In order for ‘peace’, about 70% of Hevron was allocated to the Arabs, whilst about 30% was allocated to the Jews. This was because the ‘peace loving’ Arabs couldn’t live side by side with us like normal decent human beings the worldwide!

    Anyway, the Jews were ‘ethnically cleansed’ (seems to be the catchphrase in this forum) and forcibly removed from their homes in Hevron. They were not allowed back, and their property was confiscated. They initially lived in most of Hevron, they were now left with tiny 30%. However, it gets worse (or better depending on your point of view), the Arabs in the 30% Jewish area refused to sell their market shops and the government wouldn’t make them (even though the government FORCED the Jews in the now 70% Arab part to sell all their land). The reason for this is because the government didn’t want to stir tensions any further. As a result, the 30% ‘Jewish’ area is only partly habitable (because much of this area is the old arab market), whilst the 70% Arab area is totally inhabited by Arabs living in many cases, in what was once Jewish homes and areas!

    The Army presence in Hevron is not there to ‘shut out’ the Arabs, it is there to protect the Jews. It is also there to make sure Jews don’t try returning to their former homes that they were forcibly evicted from.

  • Mandi Katz says:

    Wolf I understand all of that. And yes I know there is a Palestinian part of Hevron and how it was all divvied up; H1 and H2 all of that – but you seem to overlook one critical fact here. This is not part of sovereign Israel.

    How does Israel get to divvy up an area over which it does not assert sovereignity? And if it does assert sovereignity over that area, why do the people who live there not get full citizenship in the sovereign state?

    yes you are right, Palestinians living in Hevron don’t welcome Jews there – but would you if you and your parents had been born into a situation where you are a local, indigenous whatever you want to call it, have no other home and no other real possibility of another home but you live subject to military rule and without the benefits of citizenship and true freedom of movement? And all this while Israeli citizens come and go freely with the protection of the military while you are have no such protection?

    Its certainly not just and its hardly peace Wolf. Its a tragic mess, and it is getting worse all the time.

  • Neil says:

    One solution would be a single democratic state for all people who live in the Palestine/Israel area. It would then become a police issue rather than a military issue. People would then be free to live side by side.

    This seems to be a solution based on the current situation where “facts on the ground” have made it all but impossible to have two separate states. Israel still refuses, after 63 years, to state it’s proposed borders.

    This would also solve the refugee problem as they would then be able to return to their homes, or where they have been destroyed, get compensation and an opportunity to build a new home. It would allow Palestinian farmers to farm their lands as the separation wall would be removed. It would allow people to get to hospitals as the check points would be removed. It would allow the development of the Water resources on an equality basis. I would allow the development of offshore gas resources with benefits going to all citizens.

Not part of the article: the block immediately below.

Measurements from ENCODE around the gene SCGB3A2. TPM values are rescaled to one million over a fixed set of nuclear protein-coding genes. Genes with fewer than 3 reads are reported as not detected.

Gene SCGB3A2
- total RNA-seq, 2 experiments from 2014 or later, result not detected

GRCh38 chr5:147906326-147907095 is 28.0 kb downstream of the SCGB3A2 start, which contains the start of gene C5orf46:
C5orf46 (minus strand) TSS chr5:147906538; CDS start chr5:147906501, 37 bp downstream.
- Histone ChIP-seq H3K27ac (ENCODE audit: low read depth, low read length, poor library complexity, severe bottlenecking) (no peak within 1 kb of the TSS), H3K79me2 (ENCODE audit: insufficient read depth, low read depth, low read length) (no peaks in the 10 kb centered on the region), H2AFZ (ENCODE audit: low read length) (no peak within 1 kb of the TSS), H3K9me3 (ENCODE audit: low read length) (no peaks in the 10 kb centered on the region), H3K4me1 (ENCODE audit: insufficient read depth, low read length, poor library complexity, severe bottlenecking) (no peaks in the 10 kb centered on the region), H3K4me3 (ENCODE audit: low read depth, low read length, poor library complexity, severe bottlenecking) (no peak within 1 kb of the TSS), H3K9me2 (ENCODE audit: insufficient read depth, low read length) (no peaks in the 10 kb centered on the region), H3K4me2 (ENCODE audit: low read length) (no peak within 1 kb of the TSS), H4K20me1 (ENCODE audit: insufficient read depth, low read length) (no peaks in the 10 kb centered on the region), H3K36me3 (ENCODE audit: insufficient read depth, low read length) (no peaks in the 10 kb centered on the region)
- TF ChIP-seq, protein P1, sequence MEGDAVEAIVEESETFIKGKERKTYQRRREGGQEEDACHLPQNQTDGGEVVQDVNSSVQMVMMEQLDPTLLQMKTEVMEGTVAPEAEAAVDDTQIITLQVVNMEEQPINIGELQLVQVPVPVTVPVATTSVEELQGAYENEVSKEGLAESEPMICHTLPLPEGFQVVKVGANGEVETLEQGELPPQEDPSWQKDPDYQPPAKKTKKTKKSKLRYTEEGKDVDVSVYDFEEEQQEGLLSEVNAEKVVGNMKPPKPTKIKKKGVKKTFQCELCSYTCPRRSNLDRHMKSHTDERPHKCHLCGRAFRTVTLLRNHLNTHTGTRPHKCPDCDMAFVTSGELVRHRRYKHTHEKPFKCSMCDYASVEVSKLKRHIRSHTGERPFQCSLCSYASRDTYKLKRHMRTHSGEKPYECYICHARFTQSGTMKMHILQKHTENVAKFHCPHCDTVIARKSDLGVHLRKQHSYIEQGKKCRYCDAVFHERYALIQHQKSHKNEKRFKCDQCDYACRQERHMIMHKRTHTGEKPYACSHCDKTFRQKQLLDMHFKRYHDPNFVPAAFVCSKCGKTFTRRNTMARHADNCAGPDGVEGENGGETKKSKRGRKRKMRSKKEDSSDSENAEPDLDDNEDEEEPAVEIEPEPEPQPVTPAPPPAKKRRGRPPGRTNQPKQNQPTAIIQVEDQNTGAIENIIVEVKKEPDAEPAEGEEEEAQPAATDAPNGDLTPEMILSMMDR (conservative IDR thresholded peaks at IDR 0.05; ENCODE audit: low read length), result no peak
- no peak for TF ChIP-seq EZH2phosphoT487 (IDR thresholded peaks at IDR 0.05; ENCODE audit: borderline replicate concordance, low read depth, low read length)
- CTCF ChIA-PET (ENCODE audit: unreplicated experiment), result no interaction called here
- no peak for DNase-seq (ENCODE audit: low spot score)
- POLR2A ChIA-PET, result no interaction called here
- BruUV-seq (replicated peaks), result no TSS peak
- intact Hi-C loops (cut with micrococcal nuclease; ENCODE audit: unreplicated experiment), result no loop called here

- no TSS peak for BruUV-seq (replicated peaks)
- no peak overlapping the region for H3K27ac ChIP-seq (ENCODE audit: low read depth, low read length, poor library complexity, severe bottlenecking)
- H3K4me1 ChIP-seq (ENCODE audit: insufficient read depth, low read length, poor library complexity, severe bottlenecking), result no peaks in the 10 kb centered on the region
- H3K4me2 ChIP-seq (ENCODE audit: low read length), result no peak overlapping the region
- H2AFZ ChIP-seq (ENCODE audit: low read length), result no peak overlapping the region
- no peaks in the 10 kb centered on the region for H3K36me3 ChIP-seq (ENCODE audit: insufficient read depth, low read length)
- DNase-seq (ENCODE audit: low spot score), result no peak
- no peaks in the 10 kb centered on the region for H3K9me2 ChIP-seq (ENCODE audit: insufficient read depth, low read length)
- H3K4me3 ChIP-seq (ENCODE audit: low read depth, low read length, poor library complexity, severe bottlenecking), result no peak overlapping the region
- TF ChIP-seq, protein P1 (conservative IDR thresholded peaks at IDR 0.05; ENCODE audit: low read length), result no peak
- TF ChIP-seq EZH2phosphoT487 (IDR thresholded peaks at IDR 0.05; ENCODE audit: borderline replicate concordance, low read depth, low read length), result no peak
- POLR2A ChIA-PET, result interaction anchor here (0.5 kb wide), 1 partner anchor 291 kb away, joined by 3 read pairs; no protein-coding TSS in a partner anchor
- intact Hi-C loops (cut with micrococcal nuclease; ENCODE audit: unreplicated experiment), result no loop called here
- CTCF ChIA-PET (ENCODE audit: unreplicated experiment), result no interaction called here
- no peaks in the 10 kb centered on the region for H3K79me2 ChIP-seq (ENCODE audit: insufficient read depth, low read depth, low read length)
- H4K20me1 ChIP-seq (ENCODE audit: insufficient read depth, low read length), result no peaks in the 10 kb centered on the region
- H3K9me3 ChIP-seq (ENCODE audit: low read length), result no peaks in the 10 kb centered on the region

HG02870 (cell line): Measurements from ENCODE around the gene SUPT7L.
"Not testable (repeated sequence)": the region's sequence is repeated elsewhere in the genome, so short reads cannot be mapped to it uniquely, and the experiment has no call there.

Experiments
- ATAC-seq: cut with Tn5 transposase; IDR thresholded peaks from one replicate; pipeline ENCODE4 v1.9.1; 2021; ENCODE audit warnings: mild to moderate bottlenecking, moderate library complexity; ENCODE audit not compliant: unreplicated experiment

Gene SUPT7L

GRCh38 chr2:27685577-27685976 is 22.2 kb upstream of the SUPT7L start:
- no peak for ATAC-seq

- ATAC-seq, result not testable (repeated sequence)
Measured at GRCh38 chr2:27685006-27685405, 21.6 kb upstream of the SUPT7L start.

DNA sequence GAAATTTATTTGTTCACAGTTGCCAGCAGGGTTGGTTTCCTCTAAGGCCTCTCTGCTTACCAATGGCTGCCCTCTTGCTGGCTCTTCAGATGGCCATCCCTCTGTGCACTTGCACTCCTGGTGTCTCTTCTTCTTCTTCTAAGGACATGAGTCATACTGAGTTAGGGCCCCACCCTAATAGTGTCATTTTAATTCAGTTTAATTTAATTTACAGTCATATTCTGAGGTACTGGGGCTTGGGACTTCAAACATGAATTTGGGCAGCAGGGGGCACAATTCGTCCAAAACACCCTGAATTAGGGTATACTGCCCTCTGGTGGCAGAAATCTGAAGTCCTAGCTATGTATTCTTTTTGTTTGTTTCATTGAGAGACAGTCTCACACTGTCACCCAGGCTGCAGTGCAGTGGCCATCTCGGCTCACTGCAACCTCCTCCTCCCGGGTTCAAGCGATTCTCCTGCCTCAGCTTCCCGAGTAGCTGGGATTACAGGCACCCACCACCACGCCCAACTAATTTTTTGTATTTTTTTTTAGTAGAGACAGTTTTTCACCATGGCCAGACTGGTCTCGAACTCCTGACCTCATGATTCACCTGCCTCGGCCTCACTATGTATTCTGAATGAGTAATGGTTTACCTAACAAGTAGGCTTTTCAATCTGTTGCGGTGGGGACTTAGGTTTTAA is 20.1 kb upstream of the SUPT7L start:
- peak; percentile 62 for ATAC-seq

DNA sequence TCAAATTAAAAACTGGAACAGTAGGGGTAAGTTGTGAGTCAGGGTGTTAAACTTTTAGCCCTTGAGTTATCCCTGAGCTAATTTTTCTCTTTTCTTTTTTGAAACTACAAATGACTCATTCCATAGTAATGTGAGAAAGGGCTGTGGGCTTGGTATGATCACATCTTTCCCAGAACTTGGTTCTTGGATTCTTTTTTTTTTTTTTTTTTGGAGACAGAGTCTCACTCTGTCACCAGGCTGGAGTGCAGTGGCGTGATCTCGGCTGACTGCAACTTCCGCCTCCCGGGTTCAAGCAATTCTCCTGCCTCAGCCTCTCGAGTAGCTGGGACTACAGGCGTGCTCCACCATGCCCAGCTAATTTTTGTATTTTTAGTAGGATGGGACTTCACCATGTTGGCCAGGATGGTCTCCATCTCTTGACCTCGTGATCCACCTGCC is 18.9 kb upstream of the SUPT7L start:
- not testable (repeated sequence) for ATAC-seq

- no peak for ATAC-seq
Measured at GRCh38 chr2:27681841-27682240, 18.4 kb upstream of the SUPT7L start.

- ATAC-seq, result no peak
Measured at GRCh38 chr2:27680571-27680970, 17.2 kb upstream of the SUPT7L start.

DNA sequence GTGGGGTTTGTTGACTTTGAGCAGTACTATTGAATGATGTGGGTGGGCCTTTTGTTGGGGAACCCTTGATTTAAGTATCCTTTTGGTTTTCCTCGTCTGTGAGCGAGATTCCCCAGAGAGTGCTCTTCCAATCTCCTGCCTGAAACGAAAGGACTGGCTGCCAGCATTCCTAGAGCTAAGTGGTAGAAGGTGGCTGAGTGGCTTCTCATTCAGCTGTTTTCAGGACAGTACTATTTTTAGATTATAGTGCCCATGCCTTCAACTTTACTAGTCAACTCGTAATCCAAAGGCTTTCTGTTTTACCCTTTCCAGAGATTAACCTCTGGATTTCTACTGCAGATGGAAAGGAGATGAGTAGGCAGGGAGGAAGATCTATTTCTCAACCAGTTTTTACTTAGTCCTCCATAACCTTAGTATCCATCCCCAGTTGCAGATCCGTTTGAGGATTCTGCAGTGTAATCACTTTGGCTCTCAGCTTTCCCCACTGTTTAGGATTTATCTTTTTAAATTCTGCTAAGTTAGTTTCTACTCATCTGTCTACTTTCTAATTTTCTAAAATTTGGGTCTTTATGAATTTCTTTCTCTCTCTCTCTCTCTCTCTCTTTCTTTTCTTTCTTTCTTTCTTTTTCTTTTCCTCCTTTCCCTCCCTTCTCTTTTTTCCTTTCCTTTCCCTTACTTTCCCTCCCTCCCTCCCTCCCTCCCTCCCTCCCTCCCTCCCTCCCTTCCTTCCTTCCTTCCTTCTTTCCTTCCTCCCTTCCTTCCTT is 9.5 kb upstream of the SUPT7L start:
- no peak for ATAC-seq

It would take some time to complete but there seems little choice. There are about as many Jews as Arabs in the Israel/Palestine/Refugee camps area and the land could be redistributed on the basis of the 1948 UN partition plan. 55% to Israel and 45% to Palestine but I know that this is a non starter.

    The decisions made by Israel in 1947/8 and then again in 1967 and associated actions have left few options. A careful integration of all peoples should lead to a strong vibrant country with much to offer the region.

  • TheSadducee says:


    No need for petulance in your comments.

    Mandi does indirectly raise a valid point however – there were no Jews living in Hebron between 1948 (possibly earlier?) and 1967. They came to the city after 1967 and started to establish homes etc in the face of overt hostility from the Palestinians which required and still requires a significant military force to ensure their survival.

    I’m not even certain how many of the people who moved in after 1967 were actual descendants of the inhabitants from 1929?

    These would be the only people able to legitimately claim a right of return to live there, and like the inverse situation in Israel, it would need to be negotiated with the Palestinians, not enforced by military power (or a foreign party) which dispossesses or harms the Palestinian population.

    All the rest of the Jews who came have no right to be there and shouldn’t be there under the current circumstances. If they choose to be there, they should pay a heavier proportion of the military costs to maintain them there – I bet you wouldn’t find them too eager to do that.

    Ideally, the UN should enforce Jewish (and Muslim) rights to the holy sites in that location which would obviate much of the need to live there to access them.

    The other option is incorporation into Israel which would entail making the Palestinians that live their citizens. I personally don’t think Hebron is worth that, the Temple Mount is far more significant.

  • Mandi Katz says:

    actually I should correct myself here – it wasnt just Israel that divvied it up. it was an interim agreement on Hevron between Israel and the PLO.

    But it doesn’t change the underlying principle which is about the injustice of Israel maintaining military control and supporting settlers in an area that is not part of Israel and according to any reasonable interpretation of Israel’s commitment to a Palestinian state, and the various accords signed by Israel, will not be part of Israel .